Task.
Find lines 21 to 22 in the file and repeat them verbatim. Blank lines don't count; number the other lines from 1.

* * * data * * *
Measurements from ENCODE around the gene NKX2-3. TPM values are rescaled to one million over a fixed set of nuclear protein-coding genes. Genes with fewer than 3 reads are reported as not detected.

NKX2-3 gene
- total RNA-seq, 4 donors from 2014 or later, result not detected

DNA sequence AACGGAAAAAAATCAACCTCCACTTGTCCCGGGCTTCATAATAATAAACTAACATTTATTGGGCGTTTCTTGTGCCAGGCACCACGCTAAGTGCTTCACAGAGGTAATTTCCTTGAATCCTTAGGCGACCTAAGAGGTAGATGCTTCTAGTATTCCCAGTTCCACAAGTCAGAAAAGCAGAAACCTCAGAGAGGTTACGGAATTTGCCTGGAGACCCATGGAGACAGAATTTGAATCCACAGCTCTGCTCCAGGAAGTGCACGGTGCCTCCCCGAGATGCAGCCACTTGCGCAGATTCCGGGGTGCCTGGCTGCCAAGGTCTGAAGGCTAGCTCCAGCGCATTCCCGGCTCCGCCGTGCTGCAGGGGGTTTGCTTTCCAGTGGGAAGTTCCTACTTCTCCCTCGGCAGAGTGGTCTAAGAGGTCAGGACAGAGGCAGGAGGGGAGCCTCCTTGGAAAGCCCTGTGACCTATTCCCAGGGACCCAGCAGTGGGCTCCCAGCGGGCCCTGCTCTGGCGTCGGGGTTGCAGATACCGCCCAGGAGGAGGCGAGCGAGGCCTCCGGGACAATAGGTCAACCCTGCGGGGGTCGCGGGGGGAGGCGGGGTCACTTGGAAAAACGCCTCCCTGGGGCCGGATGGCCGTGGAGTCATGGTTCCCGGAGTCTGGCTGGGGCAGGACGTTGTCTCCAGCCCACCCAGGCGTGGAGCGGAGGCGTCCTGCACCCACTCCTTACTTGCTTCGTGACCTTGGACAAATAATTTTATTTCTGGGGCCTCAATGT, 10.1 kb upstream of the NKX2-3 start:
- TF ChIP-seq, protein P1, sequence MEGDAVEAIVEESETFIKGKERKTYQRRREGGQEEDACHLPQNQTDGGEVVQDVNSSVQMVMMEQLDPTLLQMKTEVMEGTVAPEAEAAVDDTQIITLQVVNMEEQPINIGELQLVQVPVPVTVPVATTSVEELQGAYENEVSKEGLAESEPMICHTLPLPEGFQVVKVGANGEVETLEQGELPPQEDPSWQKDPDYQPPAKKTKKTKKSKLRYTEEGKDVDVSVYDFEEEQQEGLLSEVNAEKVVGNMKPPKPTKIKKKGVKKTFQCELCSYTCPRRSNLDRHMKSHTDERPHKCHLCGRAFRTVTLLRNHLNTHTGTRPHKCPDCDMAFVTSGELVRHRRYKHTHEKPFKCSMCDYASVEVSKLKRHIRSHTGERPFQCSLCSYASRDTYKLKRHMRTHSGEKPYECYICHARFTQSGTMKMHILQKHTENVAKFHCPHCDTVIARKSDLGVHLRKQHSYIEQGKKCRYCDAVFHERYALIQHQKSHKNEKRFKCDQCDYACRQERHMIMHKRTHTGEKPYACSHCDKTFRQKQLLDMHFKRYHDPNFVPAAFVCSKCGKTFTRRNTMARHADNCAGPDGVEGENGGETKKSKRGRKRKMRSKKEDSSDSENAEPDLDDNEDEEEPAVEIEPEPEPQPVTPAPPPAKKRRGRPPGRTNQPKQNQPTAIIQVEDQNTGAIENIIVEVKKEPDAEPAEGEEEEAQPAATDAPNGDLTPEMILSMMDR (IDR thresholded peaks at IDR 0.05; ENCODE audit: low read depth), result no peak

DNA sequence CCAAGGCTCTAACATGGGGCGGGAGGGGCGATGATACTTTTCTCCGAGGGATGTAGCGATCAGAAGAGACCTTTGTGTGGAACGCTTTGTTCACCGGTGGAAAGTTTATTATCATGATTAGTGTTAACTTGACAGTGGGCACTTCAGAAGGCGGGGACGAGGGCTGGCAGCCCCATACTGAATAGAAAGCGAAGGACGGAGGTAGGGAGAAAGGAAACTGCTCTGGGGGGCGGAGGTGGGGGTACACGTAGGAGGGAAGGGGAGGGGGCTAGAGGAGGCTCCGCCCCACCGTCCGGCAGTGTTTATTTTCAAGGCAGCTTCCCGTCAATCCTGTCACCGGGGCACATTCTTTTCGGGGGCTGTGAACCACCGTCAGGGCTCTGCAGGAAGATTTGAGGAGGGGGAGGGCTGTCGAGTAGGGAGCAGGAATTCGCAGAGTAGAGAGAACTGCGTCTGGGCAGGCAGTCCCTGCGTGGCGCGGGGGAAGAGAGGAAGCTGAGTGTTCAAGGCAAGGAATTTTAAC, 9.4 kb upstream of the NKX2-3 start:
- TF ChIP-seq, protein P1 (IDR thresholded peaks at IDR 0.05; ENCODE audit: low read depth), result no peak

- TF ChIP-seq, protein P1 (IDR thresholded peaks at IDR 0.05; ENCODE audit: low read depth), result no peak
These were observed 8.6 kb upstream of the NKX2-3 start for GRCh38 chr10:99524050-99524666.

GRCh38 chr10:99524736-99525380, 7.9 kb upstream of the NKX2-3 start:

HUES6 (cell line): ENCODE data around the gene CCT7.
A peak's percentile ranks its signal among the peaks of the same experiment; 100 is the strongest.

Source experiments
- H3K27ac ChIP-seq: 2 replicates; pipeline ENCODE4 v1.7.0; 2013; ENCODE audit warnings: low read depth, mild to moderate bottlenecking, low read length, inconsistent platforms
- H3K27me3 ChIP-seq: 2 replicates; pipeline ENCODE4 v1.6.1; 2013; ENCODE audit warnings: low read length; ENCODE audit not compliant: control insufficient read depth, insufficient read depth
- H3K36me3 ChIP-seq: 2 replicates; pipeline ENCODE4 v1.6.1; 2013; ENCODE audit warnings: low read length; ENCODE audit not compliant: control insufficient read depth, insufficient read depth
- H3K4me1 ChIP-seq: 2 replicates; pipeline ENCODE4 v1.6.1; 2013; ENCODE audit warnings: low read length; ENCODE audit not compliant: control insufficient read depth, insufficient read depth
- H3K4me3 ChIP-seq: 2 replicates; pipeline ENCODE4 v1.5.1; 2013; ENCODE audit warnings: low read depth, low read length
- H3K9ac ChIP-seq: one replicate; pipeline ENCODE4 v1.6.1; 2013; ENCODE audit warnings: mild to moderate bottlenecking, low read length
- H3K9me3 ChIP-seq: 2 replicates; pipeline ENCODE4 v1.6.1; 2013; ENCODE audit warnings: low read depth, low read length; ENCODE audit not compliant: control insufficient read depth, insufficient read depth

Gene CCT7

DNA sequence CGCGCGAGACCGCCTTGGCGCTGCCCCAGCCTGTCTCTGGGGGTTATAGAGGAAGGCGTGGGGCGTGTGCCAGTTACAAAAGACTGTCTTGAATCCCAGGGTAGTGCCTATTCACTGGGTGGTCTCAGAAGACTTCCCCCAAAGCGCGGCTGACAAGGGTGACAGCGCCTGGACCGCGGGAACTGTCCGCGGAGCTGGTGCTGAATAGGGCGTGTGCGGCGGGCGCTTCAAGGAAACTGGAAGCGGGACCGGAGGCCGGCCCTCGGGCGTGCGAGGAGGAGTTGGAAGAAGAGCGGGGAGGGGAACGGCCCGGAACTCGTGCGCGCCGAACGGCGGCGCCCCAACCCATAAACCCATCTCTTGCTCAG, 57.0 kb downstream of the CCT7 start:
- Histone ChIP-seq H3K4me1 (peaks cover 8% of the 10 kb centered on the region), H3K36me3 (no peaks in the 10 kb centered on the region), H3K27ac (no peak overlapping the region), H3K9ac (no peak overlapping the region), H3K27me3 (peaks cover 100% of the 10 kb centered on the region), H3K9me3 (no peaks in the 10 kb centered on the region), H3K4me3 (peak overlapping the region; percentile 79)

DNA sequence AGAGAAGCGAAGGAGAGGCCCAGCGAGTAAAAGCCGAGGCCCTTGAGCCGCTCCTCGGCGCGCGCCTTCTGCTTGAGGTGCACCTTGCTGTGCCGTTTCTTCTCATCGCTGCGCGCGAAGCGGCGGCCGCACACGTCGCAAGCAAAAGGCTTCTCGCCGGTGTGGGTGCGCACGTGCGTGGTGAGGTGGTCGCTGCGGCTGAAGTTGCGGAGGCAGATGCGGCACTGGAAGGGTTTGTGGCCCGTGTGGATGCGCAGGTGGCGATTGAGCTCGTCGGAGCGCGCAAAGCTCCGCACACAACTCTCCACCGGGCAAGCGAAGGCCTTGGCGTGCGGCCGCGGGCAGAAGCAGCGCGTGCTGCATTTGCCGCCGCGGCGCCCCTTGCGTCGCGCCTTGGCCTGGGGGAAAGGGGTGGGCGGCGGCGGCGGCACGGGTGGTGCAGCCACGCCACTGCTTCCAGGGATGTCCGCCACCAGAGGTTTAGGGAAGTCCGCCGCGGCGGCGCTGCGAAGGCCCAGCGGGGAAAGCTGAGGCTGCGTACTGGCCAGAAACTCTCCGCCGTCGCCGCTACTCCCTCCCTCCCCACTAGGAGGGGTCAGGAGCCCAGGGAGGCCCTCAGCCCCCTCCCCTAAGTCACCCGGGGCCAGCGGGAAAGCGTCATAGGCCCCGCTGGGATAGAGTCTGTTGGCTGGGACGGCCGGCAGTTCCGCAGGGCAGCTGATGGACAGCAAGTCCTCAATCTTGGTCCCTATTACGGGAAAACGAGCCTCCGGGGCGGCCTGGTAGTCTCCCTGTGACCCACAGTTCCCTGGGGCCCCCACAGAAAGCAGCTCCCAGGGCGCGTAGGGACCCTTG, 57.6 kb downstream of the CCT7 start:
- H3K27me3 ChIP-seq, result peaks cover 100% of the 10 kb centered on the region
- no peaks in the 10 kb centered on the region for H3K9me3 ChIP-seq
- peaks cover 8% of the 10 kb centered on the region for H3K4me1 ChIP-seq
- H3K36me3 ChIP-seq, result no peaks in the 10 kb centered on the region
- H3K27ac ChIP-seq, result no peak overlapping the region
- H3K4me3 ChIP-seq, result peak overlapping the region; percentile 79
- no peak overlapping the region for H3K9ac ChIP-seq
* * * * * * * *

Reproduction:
Gene CCT7

DNA sequence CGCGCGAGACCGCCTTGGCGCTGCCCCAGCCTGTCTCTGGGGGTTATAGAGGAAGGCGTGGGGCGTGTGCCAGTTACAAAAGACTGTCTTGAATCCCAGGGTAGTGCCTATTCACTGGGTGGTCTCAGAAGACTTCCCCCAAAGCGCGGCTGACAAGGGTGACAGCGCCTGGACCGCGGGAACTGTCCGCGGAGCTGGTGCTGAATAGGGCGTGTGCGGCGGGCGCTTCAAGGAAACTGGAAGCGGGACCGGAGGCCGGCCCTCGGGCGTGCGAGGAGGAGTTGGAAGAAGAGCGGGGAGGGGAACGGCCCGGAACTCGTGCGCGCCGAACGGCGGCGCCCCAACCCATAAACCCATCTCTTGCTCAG, 57.0 kb downstream of the CCT7 start: